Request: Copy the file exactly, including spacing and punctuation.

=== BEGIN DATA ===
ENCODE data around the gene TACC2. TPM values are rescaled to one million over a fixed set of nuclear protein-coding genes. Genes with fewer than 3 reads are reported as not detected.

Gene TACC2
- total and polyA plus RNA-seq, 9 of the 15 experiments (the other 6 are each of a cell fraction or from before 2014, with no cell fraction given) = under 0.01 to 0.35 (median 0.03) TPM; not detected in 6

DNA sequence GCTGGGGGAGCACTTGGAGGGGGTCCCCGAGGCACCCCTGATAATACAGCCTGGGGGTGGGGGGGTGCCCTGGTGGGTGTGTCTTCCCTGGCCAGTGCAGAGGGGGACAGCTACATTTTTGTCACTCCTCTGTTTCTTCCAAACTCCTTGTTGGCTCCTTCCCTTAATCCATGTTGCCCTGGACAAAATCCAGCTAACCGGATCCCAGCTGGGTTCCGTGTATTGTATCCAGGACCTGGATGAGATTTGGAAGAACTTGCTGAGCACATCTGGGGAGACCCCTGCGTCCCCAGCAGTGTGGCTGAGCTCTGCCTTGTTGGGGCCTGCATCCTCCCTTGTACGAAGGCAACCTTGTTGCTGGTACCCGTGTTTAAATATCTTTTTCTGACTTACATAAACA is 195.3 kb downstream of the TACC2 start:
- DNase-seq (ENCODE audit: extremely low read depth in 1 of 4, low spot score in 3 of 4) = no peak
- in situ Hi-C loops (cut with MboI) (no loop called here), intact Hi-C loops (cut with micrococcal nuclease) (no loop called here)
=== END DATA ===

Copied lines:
ENCODE data around the gene TACC2. TPM values are rescaled to one million over a fixed set of nuclear protein-coding genes. Genes with fewer than 3 reads are reported as not detected.

Gene TACC2
- total and polyA plus RNA-seq, 9 of the 15 experiments (the other 6 are each of a cell fraction or from before 2014, with no cell fraction given) = under 0.01 to 0.35 (median 0.03) TPM; not detected in 6

DNA sequence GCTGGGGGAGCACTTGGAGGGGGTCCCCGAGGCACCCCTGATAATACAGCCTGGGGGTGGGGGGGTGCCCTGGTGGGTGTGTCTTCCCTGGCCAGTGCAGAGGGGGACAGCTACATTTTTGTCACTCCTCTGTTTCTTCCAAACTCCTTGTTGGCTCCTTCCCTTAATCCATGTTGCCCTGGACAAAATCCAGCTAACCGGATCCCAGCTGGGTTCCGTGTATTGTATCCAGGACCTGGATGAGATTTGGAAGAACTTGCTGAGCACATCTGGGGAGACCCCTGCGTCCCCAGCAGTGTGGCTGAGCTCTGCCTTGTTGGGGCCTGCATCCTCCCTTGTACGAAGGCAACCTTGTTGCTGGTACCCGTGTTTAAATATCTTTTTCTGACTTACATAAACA is 195.3 kb downstream of the TACC2 start:
- DNase-seq (ENCODE audit: extremely low read depth in 1 of 4, low spot score in 3 of 4) = no peak
- in situ Hi-C loops (cut with MboI) (no loop called here), intact Hi-C loops (cut with micrococcal nuclease) (no loop called here)